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Reds-Giants NLDS Preview
Posted By Dave Cameron On October 4, 2012 @ 12:00 pm In ESPN Insider 2012 | No Comments
Matchup to Watch: Buster Posey vs Aroldis Chapman
Posey put together an amazing offensive season that is likely going to end with the NL MVP trophy on his mantle, but he did most of his damage against left-handed pitching, hitting .433/.470/.793 against southpaws on the year. Conversely, he only hit .292/.382/.440 against right-handed pitching, which is a nice line but not overly spectacular. The Reds pitching staff is heavily right-handed, so Posey’s chances to tee off on a left-hander is only likely to happen if he gets a chance to face the Reds flamethrowing closer. While Chapman was excellent for the Reds this season, 10 of the 12 extra base hits — and all four of the home runs — he allowed were against righties this year. Conventional wisdom will tell Dusty Baker to bring Chapman in to face whoever is coming up in the ninth inning, but if he has a chance to get Posey out with a right-hander before going to Chapman, he should take advantage of it. The Reds don’t have to let Posey face a lefty the entire series, and can mitigate the Giants main offensive weapon if they simply keep throwing right-handers at him, saving Chapman for everyone else in the line-up.
Giants X-Factor: Brandon Belt
Bruce Bochy has talked about having Hector Sanchez catch Tim Lincecum for his comfort level, but doing so would force Buster Posey to first base and Brandon Belt to the bench. With the Reds rotation featuring all right-handed pitching, the Giants can’t afford to sit one of their few quality left-handed bats in favor of their backup catcher. Belt needs to start each game, and if that means Lincecum has to throw to Posey, so be it.
Reds X-Factor: Bronson Arroyo
Arroyo is being given the chance to start in Game 2 of the series, meaning that he’s also going to be lined up to start game 5 if the Reds stay with just a three man rotation. Arroyo had a strong comeback season after a disastrous 2011, but is still prone to giving up home runs, and could put Baker in a tough situation if he gives up a few long balls early. With Mat Latos available, the Reds are taking a risk in lining up Arroyo to get the ball in a potential deciding fifth game, and Arroyo’s going to have to keep the ball in the yard for this decision to not look like a mistake.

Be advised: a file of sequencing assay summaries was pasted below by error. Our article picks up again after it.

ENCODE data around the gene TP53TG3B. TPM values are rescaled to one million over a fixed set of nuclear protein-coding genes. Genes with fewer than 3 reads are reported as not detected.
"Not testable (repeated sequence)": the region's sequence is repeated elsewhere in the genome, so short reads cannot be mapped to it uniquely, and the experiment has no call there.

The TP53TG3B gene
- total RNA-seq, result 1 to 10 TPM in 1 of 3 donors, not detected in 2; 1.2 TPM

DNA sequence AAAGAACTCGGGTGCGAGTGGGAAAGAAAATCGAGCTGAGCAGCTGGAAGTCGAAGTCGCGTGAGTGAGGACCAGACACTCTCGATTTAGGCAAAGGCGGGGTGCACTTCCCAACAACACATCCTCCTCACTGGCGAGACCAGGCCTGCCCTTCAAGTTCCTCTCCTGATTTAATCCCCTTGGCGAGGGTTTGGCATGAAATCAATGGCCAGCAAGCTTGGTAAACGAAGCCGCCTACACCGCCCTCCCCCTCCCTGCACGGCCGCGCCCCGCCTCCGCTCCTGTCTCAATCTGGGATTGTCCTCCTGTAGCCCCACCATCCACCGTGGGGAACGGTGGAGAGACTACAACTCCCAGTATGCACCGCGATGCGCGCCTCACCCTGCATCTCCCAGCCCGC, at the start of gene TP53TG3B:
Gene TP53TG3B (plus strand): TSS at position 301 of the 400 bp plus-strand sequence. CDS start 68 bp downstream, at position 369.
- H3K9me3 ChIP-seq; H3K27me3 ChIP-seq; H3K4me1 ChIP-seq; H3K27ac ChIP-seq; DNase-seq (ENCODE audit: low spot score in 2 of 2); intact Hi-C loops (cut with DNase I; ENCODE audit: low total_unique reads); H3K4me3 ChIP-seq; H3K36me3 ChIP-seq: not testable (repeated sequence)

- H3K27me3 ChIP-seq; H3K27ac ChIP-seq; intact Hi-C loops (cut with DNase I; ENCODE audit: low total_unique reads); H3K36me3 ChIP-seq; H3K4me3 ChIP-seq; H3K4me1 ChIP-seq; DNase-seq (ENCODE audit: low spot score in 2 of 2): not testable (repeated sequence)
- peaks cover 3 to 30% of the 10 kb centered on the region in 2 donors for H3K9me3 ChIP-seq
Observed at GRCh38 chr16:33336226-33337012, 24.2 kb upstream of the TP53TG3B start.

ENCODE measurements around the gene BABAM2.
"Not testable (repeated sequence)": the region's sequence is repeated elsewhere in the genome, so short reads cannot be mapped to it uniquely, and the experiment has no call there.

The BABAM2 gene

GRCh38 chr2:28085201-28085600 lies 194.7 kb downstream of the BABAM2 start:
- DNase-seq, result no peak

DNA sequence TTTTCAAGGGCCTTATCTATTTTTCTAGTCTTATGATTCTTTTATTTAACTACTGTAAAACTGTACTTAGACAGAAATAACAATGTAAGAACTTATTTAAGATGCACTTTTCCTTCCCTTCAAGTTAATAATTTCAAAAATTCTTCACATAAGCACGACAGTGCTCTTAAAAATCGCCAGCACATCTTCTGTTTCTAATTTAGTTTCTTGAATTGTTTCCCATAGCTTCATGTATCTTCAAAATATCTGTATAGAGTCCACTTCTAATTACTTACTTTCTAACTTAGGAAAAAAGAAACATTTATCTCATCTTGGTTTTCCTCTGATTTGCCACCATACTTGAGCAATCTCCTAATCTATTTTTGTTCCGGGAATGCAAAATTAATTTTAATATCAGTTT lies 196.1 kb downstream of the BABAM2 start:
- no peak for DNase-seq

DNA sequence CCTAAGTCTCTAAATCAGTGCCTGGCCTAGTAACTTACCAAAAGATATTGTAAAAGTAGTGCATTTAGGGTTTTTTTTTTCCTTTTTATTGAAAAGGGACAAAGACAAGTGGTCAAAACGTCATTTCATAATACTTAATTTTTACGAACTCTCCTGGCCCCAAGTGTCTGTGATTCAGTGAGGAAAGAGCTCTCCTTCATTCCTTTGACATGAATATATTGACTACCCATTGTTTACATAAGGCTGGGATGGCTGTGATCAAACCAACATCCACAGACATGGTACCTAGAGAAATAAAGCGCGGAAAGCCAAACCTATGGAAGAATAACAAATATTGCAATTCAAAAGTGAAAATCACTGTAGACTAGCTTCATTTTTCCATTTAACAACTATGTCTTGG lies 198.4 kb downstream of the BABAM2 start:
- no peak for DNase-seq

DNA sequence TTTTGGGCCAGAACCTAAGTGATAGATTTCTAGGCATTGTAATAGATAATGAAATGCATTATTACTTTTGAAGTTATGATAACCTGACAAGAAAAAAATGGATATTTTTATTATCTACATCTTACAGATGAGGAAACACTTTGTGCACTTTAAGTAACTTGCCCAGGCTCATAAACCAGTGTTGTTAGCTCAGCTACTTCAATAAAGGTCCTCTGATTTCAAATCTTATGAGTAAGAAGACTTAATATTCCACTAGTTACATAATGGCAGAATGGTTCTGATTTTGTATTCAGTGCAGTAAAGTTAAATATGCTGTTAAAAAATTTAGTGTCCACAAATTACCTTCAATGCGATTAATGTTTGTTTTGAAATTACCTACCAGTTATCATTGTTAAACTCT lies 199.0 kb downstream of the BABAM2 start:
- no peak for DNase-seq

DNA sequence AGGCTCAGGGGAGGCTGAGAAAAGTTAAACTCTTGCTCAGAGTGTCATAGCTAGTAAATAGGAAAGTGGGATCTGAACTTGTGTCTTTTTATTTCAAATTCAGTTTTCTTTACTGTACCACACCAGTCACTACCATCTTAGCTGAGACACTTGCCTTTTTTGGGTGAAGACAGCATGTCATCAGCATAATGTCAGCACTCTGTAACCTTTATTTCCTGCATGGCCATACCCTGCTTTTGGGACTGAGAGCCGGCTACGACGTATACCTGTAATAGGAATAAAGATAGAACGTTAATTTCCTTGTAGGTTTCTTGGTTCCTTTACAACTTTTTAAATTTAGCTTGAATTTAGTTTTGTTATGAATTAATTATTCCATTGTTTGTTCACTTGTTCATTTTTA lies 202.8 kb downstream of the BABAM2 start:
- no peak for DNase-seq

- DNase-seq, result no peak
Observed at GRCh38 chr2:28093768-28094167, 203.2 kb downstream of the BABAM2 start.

Giants Key Reliever: Jose Mijares
The Giants acquired Mijares for the stretch run to help them deal with dangerous left-handers, and the Reds have the most dangerous left-handed hitter in the game in Joey Votto. Mijares held left-handed batters to a .205/.269/.317 line this season, but he’s going to be asked to get Votto out multiple times in this series, a tall task for even the toughest lefty reliever.
Reds Key Reliever: Jonathan Broxton
The Reds bullpen is a bit strange, in that the two best relievers down there are both left-handed and that all the important right-handers were better against left-handed batters than right-handers this season. However, with the Giants mashing lefties this year, the Reds are going to have to maximize their right-on-right match-ups, and that will mean using guys like Broxton to go after Marco Scutaro, Buster Posey, and Hunter Pence. With a strong fastball and a decent slider, Broxton should be better against right-handers than he was this season. He’ll need to be for the Reds to get some big outs late in games in this series.
Giants Key Bench Player: Aubrey Huff
Huff had a lost season and his potential inclusion on the playoff roster is a source of controversy, but the Giants don’t have any other left-handed power on their bench. Perhaps Huff doesn’t possess the kind of thump he used to have either, but Bruce Bochy is going to need someone to pinch-hit against right-handers, and there aren’t any other obvious options behind San Francisco’s regular starters. The team’s lack of pinch-hitting depth is a problem, and they’ll likely look to Huff for a miracle comeback after a miserable 2012 campaign.
Reds Key Bench Player: Xavier Paul
Paul was very effective against right-handed pitching down the stretch, and even spent a little time in center field, where Drew Stubbs has been mostly ineffective this season. If Stubbs comes to bat in a critical situation early in the game, Dusty Baker should not hesitate to use Paul to pinch-hit for Stubbs. The defensive downgrade might hurt later, but Paul can hit right-handed pitching, something that cannot be said for Stubbs.
Most Important Stat: Giants 81.7% contact rate on swings
The Giants offense posted the fourth best contact rate in baseball this year, producing offense through consistently putting the bat on the ball. The Reds bullpen allowed the lowest rate of contact of any relief corps in baseball, limiting hitters to just 73.7% contact on the season. Late in games, it’s going to be strength versus strength, with the Reds relievers trying to throw the ball past Giants hitters who are very good at putting the ball in play. The best way to protect a late lead is to simply strike everyone out, but San Francisco is the toughest playoff team to accomplish that against.
Modest Proposal: Todd Frazier should start at third base for the Reds over Scott Rolen.
Baker favors the veteran for his experience and his defense, but Frazier clearly outperformed Rolen when he was given a chance to play during the regular season. Rolen’s glove still has value, but shouldn’t stand in the way of one of the Reds best hitters getting a chance to drive in runs. Rolen can be used as a late game defensive replacement, giving Baker the advantage of improved defense when protecting leads, but if Cincinnati wants to maximize their chances of advancing past the first round, Frazier should be in the starting line-up.
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